30th June 1917 - Postcard

Postcard home to Dad ...

Same scene of Arras, France in 2016 on Google Streetview

30th June 1917

7am physical.
Walking along a contour line.
German badges, etc.
Afternoon off.

Original diary entry
Original journal notes

29th June 1917

7am physical.
Sniping under Mr Chilton. Judging distance.
No afternoon parade.
Posh parade "Fire picket".
Divisional General present.

Original diary entry
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28th June 1917

From 7am the usual round of P.T., bayonet work on the sacks and ‘bombing’ continued for five hours without a break.  The throwing of hand grenades was a cunningly planned exercise guaranteed to provide the necessary incentive to maximise effort.  Two teams faced each other at a carefully judged distance of thirty yards.  At the word of command everyone let fly at their opposite numbers.  There were no rules to the game and thereafter it was every man for himself.  The heavy missiles flew through the air at all angles.  Self-preservation demanded a quick eye and fleetness of foot and a fighting spirit.  Fortunately the grenades were not live otherwise the damage to personnel would have been great, as it was we thoroughly enjoyed it.

In front of the ruins of the Town Hall of Achicourt the Battalion , dressed in clean fatigue, was drawn up on parade.  Spit and polish was called for and the presence in the Square of the large Foden Steam Wagon, together with several ancillary boilers on wheels had the troops puzzled until, with one accord, they were ordered to strip – ‘Operation De-louse’ had commenced.  In happier times the sight of several hundred bodies lined up in a complete state of nature would have been a fantastic spectacle for the worthy citizens of their ancient and, no doubt, dignified town but they had long since departed and we, if not they, were spared much embarrassment.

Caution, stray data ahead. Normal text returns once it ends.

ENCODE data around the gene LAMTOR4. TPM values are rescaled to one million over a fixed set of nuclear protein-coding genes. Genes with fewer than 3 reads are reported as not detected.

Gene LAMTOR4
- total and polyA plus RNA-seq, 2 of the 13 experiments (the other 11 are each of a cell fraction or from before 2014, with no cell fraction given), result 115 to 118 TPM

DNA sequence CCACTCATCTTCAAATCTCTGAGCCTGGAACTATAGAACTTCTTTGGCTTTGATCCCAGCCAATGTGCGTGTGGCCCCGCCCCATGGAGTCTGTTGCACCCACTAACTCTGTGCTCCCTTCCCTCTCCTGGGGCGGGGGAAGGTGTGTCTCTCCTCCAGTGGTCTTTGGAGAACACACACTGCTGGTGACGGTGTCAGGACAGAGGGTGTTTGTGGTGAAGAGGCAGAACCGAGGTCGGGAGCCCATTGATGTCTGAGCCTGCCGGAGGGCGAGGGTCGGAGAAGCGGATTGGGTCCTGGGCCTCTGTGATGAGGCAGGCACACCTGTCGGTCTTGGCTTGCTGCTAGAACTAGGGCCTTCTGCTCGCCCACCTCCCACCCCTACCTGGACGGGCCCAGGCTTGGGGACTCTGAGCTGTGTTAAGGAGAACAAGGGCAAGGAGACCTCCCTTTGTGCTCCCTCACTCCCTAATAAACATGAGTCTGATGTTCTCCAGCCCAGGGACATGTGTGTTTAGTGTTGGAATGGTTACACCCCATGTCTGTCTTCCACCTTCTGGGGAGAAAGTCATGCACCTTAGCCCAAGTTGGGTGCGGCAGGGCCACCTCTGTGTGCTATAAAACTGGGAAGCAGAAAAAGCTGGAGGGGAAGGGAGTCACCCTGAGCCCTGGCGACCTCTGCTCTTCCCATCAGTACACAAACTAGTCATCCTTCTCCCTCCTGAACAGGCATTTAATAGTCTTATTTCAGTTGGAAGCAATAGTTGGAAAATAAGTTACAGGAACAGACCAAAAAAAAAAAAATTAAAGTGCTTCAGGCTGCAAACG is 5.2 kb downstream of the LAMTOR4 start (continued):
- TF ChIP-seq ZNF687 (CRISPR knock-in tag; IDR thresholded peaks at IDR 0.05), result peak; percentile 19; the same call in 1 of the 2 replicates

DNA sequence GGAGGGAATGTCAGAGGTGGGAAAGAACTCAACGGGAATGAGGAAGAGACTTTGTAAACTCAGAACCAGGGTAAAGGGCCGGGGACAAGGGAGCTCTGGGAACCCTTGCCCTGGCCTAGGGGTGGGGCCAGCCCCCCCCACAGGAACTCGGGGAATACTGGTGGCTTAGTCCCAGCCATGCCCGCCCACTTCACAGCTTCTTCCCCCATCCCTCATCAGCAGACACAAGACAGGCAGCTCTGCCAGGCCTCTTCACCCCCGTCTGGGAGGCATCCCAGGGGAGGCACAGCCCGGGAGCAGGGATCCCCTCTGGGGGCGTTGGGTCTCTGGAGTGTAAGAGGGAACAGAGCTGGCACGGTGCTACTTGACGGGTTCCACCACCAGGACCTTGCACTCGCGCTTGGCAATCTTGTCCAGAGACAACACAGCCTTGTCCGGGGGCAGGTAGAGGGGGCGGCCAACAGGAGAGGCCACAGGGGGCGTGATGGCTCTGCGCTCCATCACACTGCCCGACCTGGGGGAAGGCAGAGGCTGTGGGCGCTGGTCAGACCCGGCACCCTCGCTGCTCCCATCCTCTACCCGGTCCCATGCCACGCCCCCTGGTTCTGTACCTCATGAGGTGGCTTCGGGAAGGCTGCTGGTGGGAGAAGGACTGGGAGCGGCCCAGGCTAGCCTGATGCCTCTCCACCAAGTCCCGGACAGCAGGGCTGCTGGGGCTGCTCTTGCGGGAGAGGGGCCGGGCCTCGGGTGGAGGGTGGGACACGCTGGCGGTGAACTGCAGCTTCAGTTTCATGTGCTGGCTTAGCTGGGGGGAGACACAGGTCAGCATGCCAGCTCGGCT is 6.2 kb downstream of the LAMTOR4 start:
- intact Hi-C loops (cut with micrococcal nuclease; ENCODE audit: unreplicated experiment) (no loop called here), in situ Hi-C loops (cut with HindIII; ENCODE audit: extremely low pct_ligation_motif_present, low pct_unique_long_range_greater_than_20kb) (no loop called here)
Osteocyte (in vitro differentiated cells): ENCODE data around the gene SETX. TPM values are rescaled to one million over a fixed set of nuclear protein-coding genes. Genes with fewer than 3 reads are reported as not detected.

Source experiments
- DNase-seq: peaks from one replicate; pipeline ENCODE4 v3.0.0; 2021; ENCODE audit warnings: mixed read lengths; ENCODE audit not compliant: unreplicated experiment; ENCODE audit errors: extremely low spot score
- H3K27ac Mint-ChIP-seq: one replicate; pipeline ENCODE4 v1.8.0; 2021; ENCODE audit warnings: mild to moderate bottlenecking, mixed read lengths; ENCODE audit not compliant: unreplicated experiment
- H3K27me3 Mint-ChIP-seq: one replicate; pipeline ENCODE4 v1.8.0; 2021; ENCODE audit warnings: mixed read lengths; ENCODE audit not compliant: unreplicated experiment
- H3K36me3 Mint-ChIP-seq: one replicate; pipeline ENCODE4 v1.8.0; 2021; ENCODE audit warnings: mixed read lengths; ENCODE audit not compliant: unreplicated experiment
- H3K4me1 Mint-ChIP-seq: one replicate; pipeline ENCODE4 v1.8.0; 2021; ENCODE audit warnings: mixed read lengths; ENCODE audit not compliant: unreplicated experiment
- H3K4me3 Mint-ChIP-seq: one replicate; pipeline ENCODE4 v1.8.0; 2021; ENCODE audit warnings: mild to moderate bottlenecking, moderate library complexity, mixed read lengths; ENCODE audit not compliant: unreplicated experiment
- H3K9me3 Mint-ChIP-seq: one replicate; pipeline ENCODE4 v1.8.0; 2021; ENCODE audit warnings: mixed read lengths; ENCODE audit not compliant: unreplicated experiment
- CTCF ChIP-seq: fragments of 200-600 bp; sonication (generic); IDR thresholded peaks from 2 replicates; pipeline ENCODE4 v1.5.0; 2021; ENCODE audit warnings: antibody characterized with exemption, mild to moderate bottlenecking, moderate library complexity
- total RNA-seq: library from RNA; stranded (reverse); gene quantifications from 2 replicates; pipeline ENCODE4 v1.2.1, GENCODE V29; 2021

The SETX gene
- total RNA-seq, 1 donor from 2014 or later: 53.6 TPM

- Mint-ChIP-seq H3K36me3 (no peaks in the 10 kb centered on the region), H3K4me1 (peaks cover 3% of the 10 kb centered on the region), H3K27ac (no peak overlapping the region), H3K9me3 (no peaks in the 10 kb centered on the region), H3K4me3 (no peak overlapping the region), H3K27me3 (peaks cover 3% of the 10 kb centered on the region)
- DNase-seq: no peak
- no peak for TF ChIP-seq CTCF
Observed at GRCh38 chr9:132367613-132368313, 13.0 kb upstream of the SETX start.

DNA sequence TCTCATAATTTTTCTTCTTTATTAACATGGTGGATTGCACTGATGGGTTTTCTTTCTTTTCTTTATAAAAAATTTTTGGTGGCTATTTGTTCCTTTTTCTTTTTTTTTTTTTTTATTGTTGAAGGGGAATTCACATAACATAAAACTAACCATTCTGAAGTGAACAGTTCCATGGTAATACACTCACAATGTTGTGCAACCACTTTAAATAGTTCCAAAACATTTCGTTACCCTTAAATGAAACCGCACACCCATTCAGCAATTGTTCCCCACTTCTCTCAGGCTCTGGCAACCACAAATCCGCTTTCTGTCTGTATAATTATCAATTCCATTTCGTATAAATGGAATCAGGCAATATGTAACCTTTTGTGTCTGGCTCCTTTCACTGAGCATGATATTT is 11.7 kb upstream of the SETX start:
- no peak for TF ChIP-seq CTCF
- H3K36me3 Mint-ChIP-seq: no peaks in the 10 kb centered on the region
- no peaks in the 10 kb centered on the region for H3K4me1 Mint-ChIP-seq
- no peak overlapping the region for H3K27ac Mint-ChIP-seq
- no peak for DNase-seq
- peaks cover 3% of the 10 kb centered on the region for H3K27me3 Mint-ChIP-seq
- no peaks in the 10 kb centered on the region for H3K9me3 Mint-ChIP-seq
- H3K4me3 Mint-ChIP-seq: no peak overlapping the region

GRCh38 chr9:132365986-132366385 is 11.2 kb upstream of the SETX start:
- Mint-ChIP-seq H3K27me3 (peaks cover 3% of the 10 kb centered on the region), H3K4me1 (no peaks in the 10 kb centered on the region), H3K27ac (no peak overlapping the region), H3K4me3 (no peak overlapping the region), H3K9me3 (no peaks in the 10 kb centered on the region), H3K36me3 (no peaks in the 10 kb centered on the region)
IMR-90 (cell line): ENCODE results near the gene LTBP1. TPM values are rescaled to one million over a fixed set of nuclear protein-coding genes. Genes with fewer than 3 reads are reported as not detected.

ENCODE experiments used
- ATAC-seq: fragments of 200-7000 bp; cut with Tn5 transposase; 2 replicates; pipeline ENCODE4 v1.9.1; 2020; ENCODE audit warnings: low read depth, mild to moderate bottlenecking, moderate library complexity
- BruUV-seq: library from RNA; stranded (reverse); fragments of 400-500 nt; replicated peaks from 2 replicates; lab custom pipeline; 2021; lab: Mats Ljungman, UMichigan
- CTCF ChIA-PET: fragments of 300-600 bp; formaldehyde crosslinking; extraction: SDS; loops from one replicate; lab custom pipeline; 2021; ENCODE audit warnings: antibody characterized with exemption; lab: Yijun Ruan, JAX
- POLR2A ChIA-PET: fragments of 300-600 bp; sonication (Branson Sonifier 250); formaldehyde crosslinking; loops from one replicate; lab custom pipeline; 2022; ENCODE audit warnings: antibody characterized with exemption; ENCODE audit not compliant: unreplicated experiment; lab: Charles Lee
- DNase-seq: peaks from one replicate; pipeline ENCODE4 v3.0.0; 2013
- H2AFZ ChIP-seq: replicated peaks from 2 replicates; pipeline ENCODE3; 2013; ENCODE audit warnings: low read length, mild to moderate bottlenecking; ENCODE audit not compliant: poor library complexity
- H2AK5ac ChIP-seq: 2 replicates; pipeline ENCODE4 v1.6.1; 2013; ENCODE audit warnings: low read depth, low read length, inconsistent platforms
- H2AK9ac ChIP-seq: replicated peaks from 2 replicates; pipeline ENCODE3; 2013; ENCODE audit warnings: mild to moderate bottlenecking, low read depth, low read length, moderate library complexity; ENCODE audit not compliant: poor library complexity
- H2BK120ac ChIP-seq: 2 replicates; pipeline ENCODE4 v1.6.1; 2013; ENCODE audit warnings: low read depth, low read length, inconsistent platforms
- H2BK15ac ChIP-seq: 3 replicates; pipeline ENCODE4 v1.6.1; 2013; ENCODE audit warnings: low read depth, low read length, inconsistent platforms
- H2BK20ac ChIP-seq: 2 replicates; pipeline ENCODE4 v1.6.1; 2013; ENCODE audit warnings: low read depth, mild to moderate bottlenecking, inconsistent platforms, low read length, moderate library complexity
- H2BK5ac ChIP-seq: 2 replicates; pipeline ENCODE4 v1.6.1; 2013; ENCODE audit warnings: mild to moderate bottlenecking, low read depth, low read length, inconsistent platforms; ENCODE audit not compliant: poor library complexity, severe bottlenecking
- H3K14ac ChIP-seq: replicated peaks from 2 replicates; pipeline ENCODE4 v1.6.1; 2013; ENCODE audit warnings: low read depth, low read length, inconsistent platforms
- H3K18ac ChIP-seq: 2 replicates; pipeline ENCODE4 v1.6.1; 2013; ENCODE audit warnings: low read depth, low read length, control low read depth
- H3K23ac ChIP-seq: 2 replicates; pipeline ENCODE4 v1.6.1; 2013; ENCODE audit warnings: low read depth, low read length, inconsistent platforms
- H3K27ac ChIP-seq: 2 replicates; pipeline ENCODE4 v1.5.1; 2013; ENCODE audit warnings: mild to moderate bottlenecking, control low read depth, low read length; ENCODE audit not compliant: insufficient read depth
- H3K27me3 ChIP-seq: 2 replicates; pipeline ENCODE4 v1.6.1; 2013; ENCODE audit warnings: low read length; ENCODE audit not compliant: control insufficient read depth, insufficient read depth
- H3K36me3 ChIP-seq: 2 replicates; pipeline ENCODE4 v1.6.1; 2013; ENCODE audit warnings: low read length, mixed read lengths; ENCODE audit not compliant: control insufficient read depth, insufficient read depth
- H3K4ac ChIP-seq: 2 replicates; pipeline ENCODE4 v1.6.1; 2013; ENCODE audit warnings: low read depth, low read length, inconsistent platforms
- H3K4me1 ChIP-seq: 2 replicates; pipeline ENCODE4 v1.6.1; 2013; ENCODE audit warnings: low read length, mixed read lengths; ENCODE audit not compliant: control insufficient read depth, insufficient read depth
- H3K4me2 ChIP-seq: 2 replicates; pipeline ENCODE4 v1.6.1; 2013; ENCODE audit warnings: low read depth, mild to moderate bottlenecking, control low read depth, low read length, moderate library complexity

Every stitch of clothing was removed and each bundle tied with string to which were attached our identity discs.  The bundles were then thrown into the steam chambers and, cold and miserable, we waited interminably for the Army Launderette to discharge our particular consignment.  However it was all in a good cause and we consoled ourselves with the prospect of being clean and wholesome once again.  We opened our bundles joyfully anticipating the sight of massive slaughter.  The treatment must have been intense for the moulded black buttons on crumpled uniform jackets had not only lost all trace of the regimental crest but were misshapen lumps of ebonite.  The coarse woollen vest and pants were examined but there were no corpses.  The families which had attended on us for their food and lodging over the past months were still with us, a little excited perhaps and hungry, otherwise they appeared as happy as Larry and thereafter continued to thrive.

7am physical, musketry, etc.
Bombing - 30 yards.
Afternoon, clothes fumigated by Foden tractor.

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27th June 1917

7am physical, bayonets and musketry.
Afternoon kip.

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26th June 1917

The evening was dry and a session on the range was welcomed by the snipers of B Company but not by the markers assigned for duty fiddling with paste pot and little pieces of paper whilst others had the fun of an attractive pastime.  The exercise became even more arduous when the Lewis Gun team held a practice shoot because there was always the chance of ricochets.  The weather being fine the Officers of B Company strolled up to watch and also to pop off a few shots with their Webleys.

At the end of our shoot the markers were relieved of their duties and the snipers moved down to the butts, a degrading duty we thought for specialists of our calibre but the man on the next target to mine was quite pleased with the opportunity unexpectedly presented.  He was a truculent individual and it was apparent that his rebellious attitude to Army discipline had not gone unnoticed in the past.  The Officers produced their Webleys and a running commentary by my friend on the right went somewhat as follows.  “Who’s this – it’s that old bastard X, got an ‘inner’ has he – I’ll give him an ‘outer’.  Here comes Lieutenant Y – first one an ‘outer’ - nice fellow Lieutenant Y – I’ll give him a ‘bull’ – no, mustn’t overdo it – give him an ‘inner’.”  ‘Rebellious’ continued in the same strain for all his customers and at the finish he was eminently satisfied having blasted several reputations in the Mess and provided a minor boost to the morale of the less competent.